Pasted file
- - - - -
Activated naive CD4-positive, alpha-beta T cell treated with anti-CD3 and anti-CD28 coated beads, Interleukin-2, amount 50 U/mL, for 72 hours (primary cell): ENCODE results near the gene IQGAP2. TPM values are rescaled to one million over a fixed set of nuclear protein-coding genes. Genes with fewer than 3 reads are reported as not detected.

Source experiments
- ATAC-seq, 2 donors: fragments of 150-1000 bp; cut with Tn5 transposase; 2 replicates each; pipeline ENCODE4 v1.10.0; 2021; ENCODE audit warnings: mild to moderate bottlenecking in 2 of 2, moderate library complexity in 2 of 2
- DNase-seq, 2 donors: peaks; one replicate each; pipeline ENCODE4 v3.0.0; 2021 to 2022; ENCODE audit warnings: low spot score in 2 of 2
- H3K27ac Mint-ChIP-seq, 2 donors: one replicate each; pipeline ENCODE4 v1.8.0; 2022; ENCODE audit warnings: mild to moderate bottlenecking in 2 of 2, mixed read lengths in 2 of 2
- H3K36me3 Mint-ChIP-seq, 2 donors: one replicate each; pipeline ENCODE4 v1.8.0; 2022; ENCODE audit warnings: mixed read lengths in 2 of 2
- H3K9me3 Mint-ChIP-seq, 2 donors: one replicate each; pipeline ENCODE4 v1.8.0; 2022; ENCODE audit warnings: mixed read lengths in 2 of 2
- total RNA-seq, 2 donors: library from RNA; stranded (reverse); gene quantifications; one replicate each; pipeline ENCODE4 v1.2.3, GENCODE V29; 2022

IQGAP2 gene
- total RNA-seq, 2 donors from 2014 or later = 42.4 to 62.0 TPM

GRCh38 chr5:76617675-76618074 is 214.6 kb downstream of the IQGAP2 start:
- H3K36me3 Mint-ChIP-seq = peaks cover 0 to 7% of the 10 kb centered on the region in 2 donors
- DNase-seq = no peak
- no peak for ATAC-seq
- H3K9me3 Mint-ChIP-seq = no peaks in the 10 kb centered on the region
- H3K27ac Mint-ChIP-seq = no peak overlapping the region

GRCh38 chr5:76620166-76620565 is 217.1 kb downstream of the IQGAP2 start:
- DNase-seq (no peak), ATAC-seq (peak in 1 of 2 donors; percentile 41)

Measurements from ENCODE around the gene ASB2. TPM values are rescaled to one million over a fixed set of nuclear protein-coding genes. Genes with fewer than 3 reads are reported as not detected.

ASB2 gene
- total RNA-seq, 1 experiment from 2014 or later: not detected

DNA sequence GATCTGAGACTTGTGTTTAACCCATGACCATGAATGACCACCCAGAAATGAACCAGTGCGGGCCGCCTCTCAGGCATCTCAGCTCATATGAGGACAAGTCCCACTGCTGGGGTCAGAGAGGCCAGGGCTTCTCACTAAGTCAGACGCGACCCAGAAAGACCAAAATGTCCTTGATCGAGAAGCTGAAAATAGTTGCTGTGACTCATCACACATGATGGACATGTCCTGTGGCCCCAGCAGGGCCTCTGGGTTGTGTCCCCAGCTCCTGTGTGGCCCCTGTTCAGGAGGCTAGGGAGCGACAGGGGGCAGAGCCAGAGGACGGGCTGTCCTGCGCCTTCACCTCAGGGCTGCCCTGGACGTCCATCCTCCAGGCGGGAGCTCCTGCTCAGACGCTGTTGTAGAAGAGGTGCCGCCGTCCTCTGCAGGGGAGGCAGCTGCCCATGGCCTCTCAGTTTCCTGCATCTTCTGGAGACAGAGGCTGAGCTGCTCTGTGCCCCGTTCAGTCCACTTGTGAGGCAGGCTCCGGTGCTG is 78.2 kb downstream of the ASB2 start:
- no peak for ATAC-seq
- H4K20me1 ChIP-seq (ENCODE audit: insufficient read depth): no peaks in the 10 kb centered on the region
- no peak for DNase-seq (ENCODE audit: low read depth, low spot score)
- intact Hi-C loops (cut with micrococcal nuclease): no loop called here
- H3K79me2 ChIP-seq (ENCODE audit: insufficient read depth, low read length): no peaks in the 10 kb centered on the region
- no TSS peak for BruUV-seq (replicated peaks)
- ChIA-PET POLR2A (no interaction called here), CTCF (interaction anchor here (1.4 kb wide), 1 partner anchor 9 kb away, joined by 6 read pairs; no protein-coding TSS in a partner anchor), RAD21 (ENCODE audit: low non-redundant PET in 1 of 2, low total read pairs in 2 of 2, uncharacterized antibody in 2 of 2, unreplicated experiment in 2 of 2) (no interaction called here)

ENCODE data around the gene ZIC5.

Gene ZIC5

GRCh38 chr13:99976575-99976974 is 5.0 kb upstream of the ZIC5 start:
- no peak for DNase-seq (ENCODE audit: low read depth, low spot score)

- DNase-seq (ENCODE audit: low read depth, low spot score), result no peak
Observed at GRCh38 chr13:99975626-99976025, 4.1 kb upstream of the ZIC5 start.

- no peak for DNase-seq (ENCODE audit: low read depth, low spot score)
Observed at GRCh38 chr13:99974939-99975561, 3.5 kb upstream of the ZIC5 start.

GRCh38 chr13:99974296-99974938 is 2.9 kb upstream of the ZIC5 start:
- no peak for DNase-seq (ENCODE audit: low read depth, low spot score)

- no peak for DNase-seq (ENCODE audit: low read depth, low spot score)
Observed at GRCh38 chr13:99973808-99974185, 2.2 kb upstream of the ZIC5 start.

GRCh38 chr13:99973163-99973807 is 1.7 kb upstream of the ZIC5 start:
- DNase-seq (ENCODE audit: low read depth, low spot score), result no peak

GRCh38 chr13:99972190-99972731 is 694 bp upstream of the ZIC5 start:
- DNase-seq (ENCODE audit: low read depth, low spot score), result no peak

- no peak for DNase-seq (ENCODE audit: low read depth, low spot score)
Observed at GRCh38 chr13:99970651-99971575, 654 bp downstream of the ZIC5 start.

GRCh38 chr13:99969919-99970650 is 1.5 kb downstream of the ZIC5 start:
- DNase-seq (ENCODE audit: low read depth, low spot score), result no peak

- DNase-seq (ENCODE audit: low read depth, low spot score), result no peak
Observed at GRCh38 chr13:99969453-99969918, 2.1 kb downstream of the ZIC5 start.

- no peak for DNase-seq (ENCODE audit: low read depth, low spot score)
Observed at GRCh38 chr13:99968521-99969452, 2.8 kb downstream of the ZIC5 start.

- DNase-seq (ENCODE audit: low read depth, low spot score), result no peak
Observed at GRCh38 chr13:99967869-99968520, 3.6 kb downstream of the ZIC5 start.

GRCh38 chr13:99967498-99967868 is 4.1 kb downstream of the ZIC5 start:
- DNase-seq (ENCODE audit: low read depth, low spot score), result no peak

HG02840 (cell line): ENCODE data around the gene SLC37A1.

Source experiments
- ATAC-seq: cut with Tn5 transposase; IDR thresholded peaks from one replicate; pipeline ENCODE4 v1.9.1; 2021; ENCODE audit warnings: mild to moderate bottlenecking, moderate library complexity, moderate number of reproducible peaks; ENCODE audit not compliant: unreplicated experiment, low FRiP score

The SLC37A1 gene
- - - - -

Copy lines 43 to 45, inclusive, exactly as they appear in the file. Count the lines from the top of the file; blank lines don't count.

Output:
- DNase-seq (ENCODE audit: low read depth, low spot score), result no peak

GRCh38 chr13:99972190-99972731 is 694 bp upstream of the ZIC5 start:
- DNase-seq (ENCODE audit: low read depth, low spot score), result no peak